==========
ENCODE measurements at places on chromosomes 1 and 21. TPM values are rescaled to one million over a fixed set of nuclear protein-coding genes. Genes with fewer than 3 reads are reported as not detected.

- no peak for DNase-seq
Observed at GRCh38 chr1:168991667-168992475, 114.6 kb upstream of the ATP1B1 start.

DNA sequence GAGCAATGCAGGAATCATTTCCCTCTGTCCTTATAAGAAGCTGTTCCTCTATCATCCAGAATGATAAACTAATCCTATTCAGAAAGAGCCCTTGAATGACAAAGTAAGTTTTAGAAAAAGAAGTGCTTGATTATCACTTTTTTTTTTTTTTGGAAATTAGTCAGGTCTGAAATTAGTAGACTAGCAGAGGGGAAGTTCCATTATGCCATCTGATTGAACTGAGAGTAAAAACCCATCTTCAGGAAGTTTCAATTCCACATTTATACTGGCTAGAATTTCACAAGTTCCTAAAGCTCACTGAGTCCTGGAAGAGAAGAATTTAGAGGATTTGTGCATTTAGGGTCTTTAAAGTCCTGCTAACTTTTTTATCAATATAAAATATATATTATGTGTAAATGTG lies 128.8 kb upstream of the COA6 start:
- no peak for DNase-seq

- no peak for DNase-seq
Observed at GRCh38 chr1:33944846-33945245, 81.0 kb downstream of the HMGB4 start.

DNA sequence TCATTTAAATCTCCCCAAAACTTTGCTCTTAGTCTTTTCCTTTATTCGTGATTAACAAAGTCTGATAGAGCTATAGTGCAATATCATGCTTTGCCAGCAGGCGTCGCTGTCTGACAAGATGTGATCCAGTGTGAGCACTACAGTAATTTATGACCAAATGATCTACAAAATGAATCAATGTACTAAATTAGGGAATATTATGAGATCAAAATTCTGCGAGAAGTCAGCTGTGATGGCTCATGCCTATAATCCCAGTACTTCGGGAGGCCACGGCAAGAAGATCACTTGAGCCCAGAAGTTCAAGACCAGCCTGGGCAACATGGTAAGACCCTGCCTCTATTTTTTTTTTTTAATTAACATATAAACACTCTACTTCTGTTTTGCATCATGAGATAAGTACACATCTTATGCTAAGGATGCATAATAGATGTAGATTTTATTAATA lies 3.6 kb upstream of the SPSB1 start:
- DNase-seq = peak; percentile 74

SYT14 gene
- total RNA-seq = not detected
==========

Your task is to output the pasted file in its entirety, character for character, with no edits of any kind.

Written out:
ENCODE measurements at places on chromosomes 1 and 21. TPM values are rescaled to one million over a fixed set of nuclear protein-coding genes. Genes with fewer than 3 reads are reported as not detected.

- no peak for DNase-seq
Observed at GRCh38 chr1:168991667-168992475, 114.6 kb upstream of the ATP1B1 start.

DNA sequence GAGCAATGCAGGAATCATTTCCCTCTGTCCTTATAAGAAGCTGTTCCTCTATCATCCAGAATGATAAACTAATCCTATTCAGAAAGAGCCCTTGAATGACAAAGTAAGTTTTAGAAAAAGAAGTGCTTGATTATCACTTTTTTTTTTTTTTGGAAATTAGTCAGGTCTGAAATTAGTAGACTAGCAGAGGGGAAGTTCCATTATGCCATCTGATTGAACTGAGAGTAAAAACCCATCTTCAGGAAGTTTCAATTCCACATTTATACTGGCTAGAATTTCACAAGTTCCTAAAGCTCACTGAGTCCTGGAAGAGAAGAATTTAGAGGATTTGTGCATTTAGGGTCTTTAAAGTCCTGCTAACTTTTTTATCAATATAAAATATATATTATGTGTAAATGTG lies 128.8 kb upstream of the COA6 start:
- no peak for DNase-seq

- no peak for DNase-seq
Observed at GRCh38 chr1:33944846-33945245, 81.0 kb downstream of the HMGB4 start.

DNA sequence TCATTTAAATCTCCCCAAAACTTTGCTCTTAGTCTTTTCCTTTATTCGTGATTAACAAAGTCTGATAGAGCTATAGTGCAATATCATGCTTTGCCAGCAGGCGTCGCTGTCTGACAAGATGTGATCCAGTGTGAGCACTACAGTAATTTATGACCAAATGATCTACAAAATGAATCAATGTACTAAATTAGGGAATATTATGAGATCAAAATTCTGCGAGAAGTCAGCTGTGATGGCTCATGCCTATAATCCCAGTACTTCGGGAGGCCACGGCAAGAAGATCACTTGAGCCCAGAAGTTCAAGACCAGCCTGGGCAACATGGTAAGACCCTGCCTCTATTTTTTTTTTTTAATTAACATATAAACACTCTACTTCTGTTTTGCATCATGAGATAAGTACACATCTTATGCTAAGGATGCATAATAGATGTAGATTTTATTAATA lies 3.6 kb upstream of the SPSB1 start:
- DNase-seq = peak; percentile 74

SYT14 gene
- total RNA-seq = not detected